The Life and Times of a Bored Terrier

We have been feeding birds year-round for at least a decade. The activity has its ups and downs, but I discovered a new downside this year. When we discovered how deer can suck down the contents of any feeder within reach in a matter of seconds, I came up with what I thought was an ingenious idea.

About one third of our backyard is surrounded by a fence. Inside the fence is the "girls' yard," the girls being Olive, Abbie and Poppy, our three dogs. Outside the fence is "my garden." It seemed a no-brainer to put the feeders in the girls' yard, as it is a sector in which we've yet to see a deer venture, and squirrels are at least harassed if not vanquished. It also cleared our consciences to know our part-time cat Maurice didn't often visit the girls' yard.
Feeder activity in the girls' yard.

bird stick
What I didn't predict was Abbie's predilection for bird seed. This year it turned into  an eating disorder combined with an obsession. She would spend a big part of her day grazing beneath the feeders, snarfing up sunflower, hemp, nyjer, and anything else in the mix. I started seeing "leavings" that looked just like those bird sticks made with a bird seed coating around a sticky middle.

When you have more than one dog, it's often difficult to track down the perpetrator of any dysfunctional activity. All three of them snacked on feeder debris, but not all of the leavings were seed-coated.
Dog with eating disorder.

Dog-owners know that many dogs operate under the belief that they should eat everything that smells good (and here, "good" is relative.) and let their stomachs sort it out. And while some dogs fall into the category of stomachs with legs, many do not.

Long time dog-owners also know that some dogs like to "recycle." When Abbie yakked up a pile of sunflower seed hulls, I started to worry. And when we found a huge, incredibly gross and smelly puddle of puke on the dining room rug, I became really concerned. (The rug was washable, but think twice about going to any laundromat.)

I turned to Google, and found several references to dogs eating bird seed. While most were of the opinion that, in moderation, bird seed snacking was no big deal. The best bottom-line answer came from syndicated pet columnist Steve Dale , who addresses the fact that wild birds carry diseases. I learned that, beneath any bird feeder you'll find not only seeds and hulls, but disease vectors in the form of bird droppings. I doubted the girls were avoiding seeds so tainted.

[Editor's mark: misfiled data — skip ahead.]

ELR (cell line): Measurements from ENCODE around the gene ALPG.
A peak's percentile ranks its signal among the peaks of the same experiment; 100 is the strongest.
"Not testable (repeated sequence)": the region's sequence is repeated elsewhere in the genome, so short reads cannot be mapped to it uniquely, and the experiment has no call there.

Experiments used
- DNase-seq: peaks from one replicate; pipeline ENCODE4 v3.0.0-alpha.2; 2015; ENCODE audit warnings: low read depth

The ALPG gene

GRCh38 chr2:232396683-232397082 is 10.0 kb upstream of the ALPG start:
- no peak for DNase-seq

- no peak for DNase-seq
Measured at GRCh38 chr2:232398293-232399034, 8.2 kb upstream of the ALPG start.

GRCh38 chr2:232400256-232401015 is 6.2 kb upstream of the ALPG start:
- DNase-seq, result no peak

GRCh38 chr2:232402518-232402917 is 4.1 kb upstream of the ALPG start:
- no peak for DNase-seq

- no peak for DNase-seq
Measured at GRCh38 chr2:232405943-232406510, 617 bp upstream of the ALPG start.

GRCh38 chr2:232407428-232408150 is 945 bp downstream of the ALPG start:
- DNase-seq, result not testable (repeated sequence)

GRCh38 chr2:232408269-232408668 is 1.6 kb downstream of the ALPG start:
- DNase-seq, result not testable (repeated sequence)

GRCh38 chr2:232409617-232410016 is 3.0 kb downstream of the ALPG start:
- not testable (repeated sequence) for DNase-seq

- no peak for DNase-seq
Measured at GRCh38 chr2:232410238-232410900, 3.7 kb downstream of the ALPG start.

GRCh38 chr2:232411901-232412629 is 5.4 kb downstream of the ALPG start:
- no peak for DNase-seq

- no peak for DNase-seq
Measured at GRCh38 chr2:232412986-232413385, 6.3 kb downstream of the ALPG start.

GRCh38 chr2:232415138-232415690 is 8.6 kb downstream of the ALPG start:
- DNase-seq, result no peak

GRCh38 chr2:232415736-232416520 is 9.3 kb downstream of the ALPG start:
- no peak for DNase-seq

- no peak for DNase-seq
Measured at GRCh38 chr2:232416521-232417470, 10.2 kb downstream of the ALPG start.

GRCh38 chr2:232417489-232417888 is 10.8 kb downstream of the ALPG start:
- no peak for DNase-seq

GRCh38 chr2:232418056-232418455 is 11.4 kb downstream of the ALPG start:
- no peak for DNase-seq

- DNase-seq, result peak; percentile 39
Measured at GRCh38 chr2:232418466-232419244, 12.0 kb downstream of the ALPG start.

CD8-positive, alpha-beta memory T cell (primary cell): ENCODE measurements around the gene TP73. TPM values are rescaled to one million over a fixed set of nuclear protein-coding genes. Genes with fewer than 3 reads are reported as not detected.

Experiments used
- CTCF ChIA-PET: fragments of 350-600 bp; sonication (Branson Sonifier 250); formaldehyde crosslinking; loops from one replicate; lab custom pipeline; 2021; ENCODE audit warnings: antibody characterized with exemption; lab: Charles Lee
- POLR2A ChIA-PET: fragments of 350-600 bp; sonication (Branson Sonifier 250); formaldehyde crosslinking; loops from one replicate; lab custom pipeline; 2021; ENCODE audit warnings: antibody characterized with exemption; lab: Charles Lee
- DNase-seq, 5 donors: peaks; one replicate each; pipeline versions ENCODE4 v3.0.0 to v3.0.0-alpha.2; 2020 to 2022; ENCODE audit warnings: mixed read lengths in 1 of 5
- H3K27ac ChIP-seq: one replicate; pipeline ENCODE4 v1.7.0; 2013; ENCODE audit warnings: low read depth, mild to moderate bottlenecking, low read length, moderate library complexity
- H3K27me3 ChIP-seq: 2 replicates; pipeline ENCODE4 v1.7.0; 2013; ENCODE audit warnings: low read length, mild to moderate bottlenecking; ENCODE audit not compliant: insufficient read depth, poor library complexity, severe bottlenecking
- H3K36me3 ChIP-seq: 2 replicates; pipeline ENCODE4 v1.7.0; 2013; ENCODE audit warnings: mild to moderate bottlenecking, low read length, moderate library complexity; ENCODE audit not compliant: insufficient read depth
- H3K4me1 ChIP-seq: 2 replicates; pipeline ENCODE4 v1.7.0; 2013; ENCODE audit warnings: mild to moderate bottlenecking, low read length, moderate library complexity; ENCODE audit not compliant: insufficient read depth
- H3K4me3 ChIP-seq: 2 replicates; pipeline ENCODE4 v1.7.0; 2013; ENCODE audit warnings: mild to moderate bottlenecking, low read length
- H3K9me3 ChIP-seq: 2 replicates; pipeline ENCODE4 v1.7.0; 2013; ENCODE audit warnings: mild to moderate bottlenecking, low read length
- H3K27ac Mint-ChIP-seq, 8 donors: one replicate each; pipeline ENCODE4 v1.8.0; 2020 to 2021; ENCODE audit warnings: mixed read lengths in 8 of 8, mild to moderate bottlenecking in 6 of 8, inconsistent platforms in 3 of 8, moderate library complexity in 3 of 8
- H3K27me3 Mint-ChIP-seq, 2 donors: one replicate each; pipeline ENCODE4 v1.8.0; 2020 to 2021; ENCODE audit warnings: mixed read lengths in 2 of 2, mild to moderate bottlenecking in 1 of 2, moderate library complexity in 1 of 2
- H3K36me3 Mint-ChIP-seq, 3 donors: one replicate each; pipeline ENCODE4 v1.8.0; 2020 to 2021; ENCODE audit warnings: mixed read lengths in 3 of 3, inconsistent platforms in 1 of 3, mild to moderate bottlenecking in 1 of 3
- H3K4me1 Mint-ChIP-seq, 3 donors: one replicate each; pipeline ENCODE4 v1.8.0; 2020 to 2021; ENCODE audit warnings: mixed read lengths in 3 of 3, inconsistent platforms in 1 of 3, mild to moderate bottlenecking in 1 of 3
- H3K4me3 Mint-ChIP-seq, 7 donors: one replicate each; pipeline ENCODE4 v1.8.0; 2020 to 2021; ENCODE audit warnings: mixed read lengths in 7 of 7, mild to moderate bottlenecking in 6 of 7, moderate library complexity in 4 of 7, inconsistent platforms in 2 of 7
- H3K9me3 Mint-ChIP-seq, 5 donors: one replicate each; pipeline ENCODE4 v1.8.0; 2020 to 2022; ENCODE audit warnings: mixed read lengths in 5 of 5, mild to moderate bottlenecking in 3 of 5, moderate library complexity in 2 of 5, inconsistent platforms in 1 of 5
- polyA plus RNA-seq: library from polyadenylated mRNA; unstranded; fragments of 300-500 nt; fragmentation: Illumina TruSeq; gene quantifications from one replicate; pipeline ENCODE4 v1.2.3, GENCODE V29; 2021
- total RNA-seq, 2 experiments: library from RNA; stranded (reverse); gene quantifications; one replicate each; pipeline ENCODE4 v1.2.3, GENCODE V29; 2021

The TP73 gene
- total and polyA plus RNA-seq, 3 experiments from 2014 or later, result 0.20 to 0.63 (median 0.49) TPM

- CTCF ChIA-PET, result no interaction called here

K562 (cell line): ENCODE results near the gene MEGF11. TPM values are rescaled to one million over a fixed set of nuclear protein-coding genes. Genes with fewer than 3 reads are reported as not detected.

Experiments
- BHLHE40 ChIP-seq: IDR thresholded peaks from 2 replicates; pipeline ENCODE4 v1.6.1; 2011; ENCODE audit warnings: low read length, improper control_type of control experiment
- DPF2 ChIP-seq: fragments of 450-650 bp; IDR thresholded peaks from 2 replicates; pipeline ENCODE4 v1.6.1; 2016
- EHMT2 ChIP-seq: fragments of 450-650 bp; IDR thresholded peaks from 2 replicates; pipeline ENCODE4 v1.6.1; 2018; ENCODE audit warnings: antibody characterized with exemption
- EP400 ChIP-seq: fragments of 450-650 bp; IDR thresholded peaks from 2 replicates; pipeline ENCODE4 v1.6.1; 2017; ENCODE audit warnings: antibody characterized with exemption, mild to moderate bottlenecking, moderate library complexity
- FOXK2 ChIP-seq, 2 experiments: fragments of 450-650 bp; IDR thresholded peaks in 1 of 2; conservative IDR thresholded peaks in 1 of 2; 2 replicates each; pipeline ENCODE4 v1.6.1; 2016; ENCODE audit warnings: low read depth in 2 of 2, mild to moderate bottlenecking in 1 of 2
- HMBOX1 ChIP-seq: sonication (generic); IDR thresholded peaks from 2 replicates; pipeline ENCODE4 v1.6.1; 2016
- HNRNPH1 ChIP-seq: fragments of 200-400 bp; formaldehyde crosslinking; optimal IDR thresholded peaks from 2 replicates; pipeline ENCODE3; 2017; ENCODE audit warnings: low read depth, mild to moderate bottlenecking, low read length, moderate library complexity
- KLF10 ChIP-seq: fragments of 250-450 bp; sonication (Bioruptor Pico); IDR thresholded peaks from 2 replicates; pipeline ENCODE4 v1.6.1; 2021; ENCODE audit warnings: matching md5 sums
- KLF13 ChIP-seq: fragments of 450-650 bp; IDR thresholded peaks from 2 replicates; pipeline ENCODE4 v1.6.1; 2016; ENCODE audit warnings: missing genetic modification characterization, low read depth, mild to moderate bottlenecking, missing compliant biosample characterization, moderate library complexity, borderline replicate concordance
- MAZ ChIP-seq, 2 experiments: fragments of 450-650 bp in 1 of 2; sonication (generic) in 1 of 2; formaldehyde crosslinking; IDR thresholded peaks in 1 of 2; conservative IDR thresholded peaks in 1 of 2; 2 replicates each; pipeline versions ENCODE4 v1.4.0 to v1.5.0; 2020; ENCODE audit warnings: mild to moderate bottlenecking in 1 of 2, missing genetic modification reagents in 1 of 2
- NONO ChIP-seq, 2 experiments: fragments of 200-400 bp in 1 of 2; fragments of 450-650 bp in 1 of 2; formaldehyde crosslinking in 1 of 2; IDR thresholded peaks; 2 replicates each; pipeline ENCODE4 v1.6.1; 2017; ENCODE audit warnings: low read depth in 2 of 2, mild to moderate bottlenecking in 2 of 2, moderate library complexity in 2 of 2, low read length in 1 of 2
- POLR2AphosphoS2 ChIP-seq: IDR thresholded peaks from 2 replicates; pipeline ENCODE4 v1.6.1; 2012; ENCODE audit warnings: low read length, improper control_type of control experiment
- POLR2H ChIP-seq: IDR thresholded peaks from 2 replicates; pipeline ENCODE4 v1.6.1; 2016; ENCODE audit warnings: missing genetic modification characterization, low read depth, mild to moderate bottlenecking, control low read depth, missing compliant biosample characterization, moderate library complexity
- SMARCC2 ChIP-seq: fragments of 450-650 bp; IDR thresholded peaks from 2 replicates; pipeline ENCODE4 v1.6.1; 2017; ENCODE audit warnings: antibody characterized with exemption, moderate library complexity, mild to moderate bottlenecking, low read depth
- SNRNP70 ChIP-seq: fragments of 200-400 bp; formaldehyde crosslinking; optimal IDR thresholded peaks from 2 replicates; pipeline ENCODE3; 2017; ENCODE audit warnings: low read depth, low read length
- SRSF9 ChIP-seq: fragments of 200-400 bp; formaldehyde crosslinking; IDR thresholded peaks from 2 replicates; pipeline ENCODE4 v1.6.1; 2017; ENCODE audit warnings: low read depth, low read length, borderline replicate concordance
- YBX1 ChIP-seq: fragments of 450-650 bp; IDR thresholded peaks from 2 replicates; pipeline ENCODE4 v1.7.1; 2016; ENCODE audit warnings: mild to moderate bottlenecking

I cut off the girls' food for a day and then started them with a cottage cheese-rice medley for a couple of days. We moved the feeders outside the girls' area, requiring that Dave bring them in at night and put them back out in the morning to avoid feeding the deer. But I'm no longer seeing those bird sticks on the ground, and have found no more disgusting former stomach contents on the floor.
Abbie loves exploring the outdoors.

Abbie is a Cairn terrier. She's an "earth dog" bred for digging things (usually rodents) up from the ground. She loves to hide under a big arborvitae in her yard and has come close to undermining its foundation with her covert excavations.

I think she misses the soil and bemoans the loss of access to the unparalleled feeling of mud between her toes as she digs for treasure in her yard. How do I know this? She has recently taken to scraping the soil from the base of any plants unfortunate to be in pots at her level. I really need to get her out more. I think her eating disorder has transitioned to a whole new level.


  1. Oh my goodness, how funny...great post Jean! I too have had many moments battling our dogs behavior when unusual events end up happening in our yard, lol. The pictures are hilarious, love the close up. Wishing you a great weekend!

    Best wishes,